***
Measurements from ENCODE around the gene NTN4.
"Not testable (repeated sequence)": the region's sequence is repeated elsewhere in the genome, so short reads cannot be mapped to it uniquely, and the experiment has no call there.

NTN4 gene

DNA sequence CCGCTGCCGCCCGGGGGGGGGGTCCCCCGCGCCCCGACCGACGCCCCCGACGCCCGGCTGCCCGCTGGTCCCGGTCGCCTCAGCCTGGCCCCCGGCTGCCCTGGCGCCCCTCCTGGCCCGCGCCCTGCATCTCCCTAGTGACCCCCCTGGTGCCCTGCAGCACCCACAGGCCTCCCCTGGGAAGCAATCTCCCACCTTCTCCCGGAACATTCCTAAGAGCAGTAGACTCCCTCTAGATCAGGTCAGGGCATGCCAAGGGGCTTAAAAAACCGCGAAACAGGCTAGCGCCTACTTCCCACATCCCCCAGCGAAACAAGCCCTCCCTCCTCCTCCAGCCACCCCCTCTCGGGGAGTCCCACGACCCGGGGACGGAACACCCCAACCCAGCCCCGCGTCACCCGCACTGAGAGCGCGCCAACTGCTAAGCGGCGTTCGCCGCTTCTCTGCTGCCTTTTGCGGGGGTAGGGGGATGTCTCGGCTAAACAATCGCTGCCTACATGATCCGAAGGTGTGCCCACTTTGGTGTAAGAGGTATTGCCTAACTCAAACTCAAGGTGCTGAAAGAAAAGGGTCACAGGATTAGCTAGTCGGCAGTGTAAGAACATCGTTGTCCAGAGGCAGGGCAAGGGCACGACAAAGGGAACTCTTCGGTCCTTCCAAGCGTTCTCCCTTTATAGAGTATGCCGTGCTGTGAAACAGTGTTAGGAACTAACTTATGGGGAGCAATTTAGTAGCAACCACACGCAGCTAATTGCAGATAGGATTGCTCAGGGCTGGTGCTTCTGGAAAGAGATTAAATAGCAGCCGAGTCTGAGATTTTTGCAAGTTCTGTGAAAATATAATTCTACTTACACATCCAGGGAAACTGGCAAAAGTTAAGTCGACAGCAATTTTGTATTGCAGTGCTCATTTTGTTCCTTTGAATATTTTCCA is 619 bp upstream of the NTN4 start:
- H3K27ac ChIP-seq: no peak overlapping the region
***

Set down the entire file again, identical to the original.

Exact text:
Measurements from ENCODE around the gene NTN4.
"Not testable (repeated sequence)": the region's sequence is repeated elsewhere in the genome, so short reads cannot be mapped to it uniquely, and the experiment has no call there.

NTN4 gene

DNA sequence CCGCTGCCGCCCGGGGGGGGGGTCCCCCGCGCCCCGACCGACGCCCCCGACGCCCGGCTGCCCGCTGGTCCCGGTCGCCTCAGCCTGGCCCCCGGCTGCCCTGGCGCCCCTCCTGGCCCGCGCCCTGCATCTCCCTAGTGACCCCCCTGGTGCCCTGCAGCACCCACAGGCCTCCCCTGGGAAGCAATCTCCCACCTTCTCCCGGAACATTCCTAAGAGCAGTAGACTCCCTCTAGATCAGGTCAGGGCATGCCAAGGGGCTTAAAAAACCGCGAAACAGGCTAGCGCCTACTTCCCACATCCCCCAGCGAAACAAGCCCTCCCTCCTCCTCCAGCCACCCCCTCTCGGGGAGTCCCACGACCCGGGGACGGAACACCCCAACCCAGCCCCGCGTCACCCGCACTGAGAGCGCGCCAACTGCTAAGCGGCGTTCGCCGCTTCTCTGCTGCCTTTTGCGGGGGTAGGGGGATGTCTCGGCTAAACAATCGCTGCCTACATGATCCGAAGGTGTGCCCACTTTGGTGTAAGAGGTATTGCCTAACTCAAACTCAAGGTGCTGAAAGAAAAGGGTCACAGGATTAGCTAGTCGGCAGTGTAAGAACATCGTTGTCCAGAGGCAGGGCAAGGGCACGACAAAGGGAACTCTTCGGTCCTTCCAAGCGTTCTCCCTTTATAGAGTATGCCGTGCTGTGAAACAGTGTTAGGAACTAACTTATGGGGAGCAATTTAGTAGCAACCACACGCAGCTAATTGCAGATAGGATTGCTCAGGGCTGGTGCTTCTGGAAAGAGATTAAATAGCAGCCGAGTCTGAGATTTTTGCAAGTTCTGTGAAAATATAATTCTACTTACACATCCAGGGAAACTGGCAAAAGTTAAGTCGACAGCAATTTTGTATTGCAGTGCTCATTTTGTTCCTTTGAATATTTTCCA is 619 bp upstream of the NTN4 start:
- H3K27ac ChIP-seq: no peak overlapping the region